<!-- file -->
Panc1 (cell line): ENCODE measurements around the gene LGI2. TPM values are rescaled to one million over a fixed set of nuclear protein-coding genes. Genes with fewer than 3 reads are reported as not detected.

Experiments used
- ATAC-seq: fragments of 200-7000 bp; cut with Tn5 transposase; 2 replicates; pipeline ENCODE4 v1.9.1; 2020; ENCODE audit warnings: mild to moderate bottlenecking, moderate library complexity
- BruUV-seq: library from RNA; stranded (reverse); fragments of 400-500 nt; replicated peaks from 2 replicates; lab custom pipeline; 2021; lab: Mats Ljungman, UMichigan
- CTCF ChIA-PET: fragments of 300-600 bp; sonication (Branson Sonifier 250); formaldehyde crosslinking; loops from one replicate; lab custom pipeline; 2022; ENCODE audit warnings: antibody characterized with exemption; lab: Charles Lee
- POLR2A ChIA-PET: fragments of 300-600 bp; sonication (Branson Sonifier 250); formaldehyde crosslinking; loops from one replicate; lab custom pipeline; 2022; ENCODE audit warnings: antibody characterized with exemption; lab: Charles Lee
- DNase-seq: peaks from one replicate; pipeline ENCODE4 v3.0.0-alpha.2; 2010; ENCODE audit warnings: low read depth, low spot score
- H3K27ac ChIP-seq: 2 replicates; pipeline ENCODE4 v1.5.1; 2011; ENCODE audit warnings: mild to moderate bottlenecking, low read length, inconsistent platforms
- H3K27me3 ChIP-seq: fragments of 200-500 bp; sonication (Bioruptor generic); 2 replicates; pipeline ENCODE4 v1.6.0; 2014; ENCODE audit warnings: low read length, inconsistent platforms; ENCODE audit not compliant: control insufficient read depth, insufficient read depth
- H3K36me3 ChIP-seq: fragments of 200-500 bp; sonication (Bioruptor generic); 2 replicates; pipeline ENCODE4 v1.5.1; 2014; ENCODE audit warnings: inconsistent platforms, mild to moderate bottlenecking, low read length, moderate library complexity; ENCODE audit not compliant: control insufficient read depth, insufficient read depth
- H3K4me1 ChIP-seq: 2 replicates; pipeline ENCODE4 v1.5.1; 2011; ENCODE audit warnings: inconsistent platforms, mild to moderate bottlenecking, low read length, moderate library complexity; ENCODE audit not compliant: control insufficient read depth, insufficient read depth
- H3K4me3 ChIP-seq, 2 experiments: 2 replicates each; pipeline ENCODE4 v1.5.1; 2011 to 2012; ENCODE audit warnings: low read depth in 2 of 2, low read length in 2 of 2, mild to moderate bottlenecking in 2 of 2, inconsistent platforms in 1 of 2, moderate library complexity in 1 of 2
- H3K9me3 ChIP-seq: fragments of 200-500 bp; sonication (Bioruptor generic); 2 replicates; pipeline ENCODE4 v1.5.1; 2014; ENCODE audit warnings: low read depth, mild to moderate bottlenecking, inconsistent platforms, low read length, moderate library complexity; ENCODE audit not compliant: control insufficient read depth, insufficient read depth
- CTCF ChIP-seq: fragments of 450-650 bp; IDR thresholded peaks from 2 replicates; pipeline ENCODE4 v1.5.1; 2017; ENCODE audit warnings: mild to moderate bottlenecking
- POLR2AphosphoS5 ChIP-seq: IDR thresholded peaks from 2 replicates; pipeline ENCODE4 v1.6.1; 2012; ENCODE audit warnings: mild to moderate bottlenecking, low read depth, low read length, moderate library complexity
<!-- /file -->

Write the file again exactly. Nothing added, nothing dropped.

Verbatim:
Panc1 (cell line): ENCODE measurements around the gene LGI2. TPM values are rescaled to one million over a fixed set of nuclear protein-coding genes. Genes with fewer than 3 reads are reported as not detected.

Experiments used
- ATAC-seq: fragments of 200-7000 bp; cut with Tn5 transposase; 2 replicates; pipeline ENCODE4 v1.9.1; 2020; ENCODE audit warnings: mild to moderate bottlenecking, moderate library complexity
- BruUV-seq: library from RNA; stranded (reverse); fragments of 400-500 nt; replicated peaks from 2 replicates; lab custom pipeline; 2021; lab: Mats Ljungman, UMichigan
- CTCF ChIA-PET: fragments of 300-600 bp; sonication (Branson Sonifier 250); formaldehyde crosslinking; loops from one replicate; lab custom pipeline; 2022; ENCODE audit warnings: antibody characterized with exemption; lab: Charles Lee
- POLR2A ChIA-PET: fragments of 300-600 bp; sonication (Branson Sonifier 250); formaldehyde crosslinking; loops from one replicate; lab custom pipeline; 2022; ENCODE audit warnings: antibody characterized with exemption; lab: Charles Lee
- DNase-seq: peaks from one replicate; pipeline ENCODE4 v3.0.0-alpha.2; 2010; ENCODE audit warnings: low read depth, low spot score
- H3K27ac ChIP-seq: 2 replicates; pipeline ENCODE4 v1.5.1; 2011; ENCODE audit warnings: mild to moderate bottlenecking, low read length, inconsistent platforms
- H3K27me3 ChIP-seq: fragments of 200-500 bp; sonication (Bioruptor generic); 2 replicates; pipeline ENCODE4 v1.6.0; 2014; ENCODE audit warnings: low read length, inconsistent platforms; ENCODE audit not compliant: control insufficient read depth, insufficient read depth
- H3K36me3 ChIP-seq: fragments of 200-500 bp; sonication (Bioruptor generic); 2 replicates; pipeline ENCODE4 v1.5.1; 2014; ENCODE audit warnings: inconsistent platforms, mild to moderate bottlenecking, low read length, moderate library complexity; ENCODE audit not compliant: control insufficient read depth, insufficient read depth
- H3K4me1 ChIP-seq: 2 replicates; pipeline ENCODE4 v1.5.1; 2011; ENCODE audit warnings: inconsistent platforms, mild to moderate bottlenecking, low read length, moderate library complexity; ENCODE audit not compliant: control insufficient read depth, insufficient read depth
- H3K4me3 ChIP-seq, 2 experiments: 2 replicates each; pipeline ENCODE4 v1.5.1; 2011 to 2012; ENCODE audit warnings: low read depth in 2 of 2, low read length in 2 of 2, mild to moderate bottlenecking in 2 of 2, inconsistent platforms in 1 of 2, moderate library complexity in 1 of 2
- H3K9me3 ChIP-seq: fragments of 200-500 bp; sonication (Bioruptor generic); 2 replicates; pipeline ENCODE4 v1.5.1; 2014; ENCODE audit warnings: low read depth, mild to moderate bottlenecking, inconsistent platforms, low read length, moderate library complexity; ENCODE audit not compliant: control insufficient read depth, insufficient read depth
- CTCF ChIP-seq: fragments of 450-650 bp; IDR thresholded peaks from 2 replicates; pipeline ENCODE4 v1.5.1; 2017; ENCODE audit warnings: mild to moderate bottlenecking
- POLR2AphosphoS5 ChIP-seq: IDR thresholded peaks from 2 replicates; pipeline ENCODE4 v1.6.1; 2012; ENCODE audit warnings: mild to moderate bottlenecking, low read depth, low read length, moderate library complexity